Oh, I think it’s high time to write a post about education, let’s call it pseudo-educational post as it is not meant to be serious. This came to my mind reading the blogs of other teachers from many parts of the world, who seemed to display the same levels of frustration that many Italian teachers share. The question is: what is the role of a teacher in the twenty-first century? You may say: “a teacher teaches”, wrong, modern teachers are psychologists, pedagogues, advisers, trainers, confessors and a lot of other things and yes, of course educators, but the latter does not come at the top of the list . Few decades ago it was a much simpler job, a teacher was a person with a higher degree of education who transmitted his knowledge to the generations of children he worked with and helped them grow, and for this he was respected.
Nowadays it is not the same. The spreading of education and the quick access to information thanks to technology, has narrowed the cultural gap between parents and teachers, making necessary a reassessment of the role of teachers and let me say, education in modern societies. The respect of students and parents has to be conquered day by day, which is not bad at all, but often it is not based on your educational effort and skills. However, even if sometimes you feel like having reached your goal there could be still a few surprises waiting for you just around the corner, not necessarily pleasant.
Do you remember the movie “Dead Poet’s Society?” Well, each teacher has experienced that inebriating state of mind at least once in his career: the illusion of being as charismatic, motivating, admired, fundamental as Robbie Williams in the movie. It’s a fabulous emotion. So, one day, soon after a very much appreciated lesson, a girl came to my desk me to tell me something that in her mind should sound as a compliment:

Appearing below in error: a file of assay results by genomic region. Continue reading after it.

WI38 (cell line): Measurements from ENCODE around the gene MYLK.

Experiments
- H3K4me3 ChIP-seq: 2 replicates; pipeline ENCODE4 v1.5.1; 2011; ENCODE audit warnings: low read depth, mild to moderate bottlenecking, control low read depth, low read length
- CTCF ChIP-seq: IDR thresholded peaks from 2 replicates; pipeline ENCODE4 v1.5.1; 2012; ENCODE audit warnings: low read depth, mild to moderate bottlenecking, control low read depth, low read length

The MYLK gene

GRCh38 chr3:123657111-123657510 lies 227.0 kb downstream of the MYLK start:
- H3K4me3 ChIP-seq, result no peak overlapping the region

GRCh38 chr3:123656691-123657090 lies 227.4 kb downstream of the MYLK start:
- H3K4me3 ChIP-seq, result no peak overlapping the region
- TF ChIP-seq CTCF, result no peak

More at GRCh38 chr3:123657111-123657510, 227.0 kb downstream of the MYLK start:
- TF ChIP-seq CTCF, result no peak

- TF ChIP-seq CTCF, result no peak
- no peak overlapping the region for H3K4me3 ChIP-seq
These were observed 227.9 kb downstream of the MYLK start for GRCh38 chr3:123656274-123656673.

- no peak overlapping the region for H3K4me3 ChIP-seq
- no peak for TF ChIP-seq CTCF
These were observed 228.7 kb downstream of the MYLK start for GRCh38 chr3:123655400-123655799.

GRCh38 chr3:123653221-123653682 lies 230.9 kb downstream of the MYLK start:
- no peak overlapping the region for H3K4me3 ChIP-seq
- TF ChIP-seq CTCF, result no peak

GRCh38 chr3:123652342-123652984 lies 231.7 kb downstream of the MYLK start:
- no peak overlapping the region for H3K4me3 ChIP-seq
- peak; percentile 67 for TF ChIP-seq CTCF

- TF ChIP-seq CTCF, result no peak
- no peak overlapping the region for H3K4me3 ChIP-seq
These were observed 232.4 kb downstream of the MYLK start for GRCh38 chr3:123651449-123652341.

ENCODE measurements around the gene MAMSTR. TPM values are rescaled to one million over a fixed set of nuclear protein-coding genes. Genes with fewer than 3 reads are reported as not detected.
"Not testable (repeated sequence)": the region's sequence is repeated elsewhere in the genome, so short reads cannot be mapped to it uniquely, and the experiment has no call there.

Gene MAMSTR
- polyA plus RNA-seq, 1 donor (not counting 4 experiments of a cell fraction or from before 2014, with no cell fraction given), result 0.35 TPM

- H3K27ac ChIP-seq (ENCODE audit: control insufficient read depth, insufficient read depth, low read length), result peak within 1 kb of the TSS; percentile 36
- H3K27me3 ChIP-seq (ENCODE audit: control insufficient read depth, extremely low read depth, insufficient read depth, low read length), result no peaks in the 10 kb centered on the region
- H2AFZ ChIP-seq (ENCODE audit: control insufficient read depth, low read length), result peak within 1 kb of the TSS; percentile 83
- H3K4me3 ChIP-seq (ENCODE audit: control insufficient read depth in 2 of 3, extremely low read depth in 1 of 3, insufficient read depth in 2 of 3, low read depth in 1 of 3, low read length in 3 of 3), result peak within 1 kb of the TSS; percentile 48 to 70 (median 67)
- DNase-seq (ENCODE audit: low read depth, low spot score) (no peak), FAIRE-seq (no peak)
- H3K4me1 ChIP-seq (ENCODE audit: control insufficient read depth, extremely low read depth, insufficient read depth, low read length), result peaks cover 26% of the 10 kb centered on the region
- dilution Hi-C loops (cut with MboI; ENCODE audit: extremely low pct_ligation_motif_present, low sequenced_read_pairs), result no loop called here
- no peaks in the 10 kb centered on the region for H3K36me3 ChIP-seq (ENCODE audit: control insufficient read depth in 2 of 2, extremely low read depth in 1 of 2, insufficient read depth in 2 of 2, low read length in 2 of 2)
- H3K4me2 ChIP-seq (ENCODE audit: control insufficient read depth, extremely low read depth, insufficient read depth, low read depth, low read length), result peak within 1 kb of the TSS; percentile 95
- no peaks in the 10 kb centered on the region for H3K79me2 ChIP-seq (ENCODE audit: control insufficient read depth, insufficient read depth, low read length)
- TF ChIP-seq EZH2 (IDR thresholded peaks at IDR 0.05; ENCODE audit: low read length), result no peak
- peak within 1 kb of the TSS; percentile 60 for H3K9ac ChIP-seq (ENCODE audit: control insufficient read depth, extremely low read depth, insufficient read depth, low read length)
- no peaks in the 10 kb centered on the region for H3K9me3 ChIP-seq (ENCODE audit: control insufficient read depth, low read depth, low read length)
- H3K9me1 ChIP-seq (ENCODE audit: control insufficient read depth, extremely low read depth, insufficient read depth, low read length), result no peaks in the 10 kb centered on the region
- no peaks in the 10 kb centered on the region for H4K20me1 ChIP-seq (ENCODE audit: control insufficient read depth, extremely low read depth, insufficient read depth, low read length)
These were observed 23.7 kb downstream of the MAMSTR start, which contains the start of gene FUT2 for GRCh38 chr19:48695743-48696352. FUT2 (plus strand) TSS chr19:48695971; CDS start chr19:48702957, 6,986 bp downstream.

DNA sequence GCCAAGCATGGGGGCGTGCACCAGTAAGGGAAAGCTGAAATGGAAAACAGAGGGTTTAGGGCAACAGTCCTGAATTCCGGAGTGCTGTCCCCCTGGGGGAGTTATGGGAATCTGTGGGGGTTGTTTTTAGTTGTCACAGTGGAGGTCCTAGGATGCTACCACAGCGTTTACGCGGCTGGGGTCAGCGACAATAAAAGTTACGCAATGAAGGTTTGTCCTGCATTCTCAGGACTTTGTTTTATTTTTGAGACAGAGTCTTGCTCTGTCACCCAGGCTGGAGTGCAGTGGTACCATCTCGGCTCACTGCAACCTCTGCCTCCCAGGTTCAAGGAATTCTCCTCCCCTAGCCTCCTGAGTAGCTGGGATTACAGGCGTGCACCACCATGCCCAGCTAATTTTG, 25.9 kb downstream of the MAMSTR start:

“Well, Teach, this lesson was really amazing” (great satisfaction)
“You are so good, have you ever taken into consideration to do something else, something better?” (major satisfaction)
“Don’t know, a stewardess?”
I’ve got nothing against being a stewardess, it’s a great job, better wage, trips, Club Tropicana, Wham, fab. However, it is not exactly the same field, apart from speaking more than one language, I can’t see no other points in common. Nevertheless, the girl saw it as an advancement in my career. Hence, if this is how we are perceived, if culture does not matter, when it comes the time to discuss the results of a student, how do parents accept the evaluation of somebody who is technically below a stewardess?
Typical conversation parent-English teacher on parents’ day:
“I don’t understand why my boy’s grades are so low. He can speak English well, I saw him myself at work. You know, last summer we were in London, we went to a McDonald, well, he ordered cheeseburgers and fries for all of us and they actually gave him cheeseburgers and fries!”
“Great, but what has it to do with Shakespeare, we are studying the Elizabethan period”!
I have to ask my Italian Literature colleagues, if they are satisfied to know that one of their student has ordered a portion of cannelloni at a restaurant and he was actually given cannelloni rather than testing him on Dante. I might be wrong, you’ll never know.